Got back to the car around 5:00 and drove ~1 hr to the Waterville campground for the night. Good trip all around and 2 more off the list. 13 to go.

Pictures here (mix of SLR and phone): Photos

Saturday, January 21, 2017

Mount Moosilauke (4,802') (2nd climb)

I was looking to do a shorter hike because I needed to be back south for dinner. I had done Moosilauke in snow before, so I settled on it as a good pick. I also wanted to scout out the Carriage path trail for possible skiing later this winter.

The plan was to climb up via the gorge brook trail to the summit, and then come down via Carriage road and Snapper. There was a nice packed snow cover which was on the softer side. Spikes were mostly unnecessary, but I wore them for added traction on the harder-packed/steeper sections. I carried snowshoes but never took them off the pack.

At the trailhead, it was quite foggy, but I could see the sun through the fog, so I hoped I’d climb out of it (and did). Once above the first foggy layer, I hiked in relatively clear conditions until almost all the way to the summit. Unfortunately, the summit was fogged in as well. It was dense enough that I could not see from trail mark to trail mark, and being above the tree-line, I simply had to follow foot-prints in the snow and keep going uphill.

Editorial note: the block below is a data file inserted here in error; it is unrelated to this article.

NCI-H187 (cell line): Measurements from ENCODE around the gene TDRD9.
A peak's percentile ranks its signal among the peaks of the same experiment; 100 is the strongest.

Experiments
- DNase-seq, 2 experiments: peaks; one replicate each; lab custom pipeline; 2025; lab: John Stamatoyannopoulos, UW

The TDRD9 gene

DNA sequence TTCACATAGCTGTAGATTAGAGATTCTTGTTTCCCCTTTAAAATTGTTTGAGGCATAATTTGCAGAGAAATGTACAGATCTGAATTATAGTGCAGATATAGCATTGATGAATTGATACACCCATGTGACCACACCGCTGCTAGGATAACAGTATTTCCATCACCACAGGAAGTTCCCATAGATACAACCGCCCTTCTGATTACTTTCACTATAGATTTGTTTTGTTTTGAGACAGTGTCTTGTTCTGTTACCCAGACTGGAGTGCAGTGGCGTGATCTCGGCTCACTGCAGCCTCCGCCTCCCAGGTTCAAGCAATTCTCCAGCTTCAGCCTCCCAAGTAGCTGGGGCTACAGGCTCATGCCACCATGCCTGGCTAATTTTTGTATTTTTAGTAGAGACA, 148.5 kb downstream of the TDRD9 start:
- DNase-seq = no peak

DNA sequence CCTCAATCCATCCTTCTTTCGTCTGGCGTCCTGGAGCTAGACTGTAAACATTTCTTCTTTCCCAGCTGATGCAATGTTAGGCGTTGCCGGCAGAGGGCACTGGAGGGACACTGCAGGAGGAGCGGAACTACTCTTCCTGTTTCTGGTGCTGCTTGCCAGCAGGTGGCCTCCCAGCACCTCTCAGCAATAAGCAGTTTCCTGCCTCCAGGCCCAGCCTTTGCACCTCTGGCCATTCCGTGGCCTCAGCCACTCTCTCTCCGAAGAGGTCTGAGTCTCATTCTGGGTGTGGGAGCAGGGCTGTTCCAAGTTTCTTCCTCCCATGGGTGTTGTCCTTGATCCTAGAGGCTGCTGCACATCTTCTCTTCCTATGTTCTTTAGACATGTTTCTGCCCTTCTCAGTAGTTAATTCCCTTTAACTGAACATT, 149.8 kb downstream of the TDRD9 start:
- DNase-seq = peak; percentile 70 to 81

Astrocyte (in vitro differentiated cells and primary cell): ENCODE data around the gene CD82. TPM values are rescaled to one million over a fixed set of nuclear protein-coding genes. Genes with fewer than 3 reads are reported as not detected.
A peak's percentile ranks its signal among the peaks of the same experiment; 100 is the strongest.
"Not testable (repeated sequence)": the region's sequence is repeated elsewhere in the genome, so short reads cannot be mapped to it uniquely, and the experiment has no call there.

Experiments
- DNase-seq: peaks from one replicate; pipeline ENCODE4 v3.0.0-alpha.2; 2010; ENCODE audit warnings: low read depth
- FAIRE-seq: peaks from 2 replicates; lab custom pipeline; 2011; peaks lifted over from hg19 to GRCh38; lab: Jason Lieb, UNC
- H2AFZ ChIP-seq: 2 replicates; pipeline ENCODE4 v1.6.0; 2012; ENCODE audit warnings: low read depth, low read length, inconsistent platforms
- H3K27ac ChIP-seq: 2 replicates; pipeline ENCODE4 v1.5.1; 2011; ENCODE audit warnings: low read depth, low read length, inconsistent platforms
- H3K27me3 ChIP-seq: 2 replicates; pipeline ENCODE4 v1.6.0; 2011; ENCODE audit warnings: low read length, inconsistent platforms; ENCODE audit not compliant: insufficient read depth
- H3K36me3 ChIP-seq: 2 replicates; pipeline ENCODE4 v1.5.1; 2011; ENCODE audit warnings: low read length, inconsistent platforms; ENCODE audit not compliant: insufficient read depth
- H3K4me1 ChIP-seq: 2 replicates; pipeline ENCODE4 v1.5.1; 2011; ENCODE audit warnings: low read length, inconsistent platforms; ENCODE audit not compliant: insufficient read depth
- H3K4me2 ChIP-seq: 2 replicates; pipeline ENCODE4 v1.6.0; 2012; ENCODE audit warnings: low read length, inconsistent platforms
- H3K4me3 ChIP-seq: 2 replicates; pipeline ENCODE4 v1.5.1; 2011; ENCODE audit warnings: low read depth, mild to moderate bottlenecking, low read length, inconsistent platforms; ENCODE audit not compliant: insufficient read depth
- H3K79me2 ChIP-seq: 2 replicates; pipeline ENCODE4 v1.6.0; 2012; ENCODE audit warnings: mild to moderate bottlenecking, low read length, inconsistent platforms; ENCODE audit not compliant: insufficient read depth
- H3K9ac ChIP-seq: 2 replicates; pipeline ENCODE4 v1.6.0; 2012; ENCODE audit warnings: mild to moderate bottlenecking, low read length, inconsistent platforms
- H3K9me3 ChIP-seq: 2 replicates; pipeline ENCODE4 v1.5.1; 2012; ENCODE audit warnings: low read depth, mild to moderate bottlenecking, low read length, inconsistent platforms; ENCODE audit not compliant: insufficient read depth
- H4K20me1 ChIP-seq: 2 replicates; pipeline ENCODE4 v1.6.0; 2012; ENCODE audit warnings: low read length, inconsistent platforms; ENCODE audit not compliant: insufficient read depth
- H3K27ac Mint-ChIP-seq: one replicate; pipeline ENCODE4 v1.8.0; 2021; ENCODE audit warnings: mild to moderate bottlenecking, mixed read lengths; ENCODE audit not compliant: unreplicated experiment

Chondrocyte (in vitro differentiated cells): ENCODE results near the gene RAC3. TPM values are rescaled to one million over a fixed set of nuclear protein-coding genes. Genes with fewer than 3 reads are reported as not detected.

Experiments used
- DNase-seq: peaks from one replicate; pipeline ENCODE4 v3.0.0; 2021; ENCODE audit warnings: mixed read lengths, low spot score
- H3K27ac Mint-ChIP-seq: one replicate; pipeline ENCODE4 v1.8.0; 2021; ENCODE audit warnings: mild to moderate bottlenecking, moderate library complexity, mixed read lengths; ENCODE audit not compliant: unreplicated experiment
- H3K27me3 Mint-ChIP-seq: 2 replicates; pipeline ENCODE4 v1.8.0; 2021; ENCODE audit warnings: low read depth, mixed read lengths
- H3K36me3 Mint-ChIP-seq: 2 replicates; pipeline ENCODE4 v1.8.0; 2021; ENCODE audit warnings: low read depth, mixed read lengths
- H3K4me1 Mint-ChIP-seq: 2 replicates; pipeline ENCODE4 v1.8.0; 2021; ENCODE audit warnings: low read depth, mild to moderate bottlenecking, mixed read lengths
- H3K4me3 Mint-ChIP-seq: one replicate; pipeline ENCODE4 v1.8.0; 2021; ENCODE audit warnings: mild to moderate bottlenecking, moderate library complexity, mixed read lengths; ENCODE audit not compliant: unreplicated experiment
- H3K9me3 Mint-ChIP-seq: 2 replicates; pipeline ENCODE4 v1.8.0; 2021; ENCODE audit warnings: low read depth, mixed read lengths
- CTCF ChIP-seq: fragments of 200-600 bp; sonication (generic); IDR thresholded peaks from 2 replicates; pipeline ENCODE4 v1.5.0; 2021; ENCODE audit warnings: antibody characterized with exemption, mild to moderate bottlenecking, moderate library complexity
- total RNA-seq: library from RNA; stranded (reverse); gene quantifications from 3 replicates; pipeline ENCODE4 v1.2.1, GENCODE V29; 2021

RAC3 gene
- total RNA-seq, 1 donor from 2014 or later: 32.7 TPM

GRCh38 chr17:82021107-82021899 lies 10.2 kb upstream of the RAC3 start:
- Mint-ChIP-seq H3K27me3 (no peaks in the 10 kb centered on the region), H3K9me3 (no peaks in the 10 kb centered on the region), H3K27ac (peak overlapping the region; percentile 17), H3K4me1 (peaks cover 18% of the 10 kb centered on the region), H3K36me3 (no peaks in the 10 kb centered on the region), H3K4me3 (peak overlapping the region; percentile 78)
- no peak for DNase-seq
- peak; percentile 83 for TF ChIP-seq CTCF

The summit was quite windy. I’d estimate gusts in the 35-50 mph range. Given the poor visibility, and no more foot prints to follow, I decided it was too dangerous to try to find the carriage path solo. I followed my own footprints back to the treeline and made my way back down. 

(video of summit conditions)

Note: I checked out the new Deli in Truants (Merland's). Great sandwich and excellent beer selection.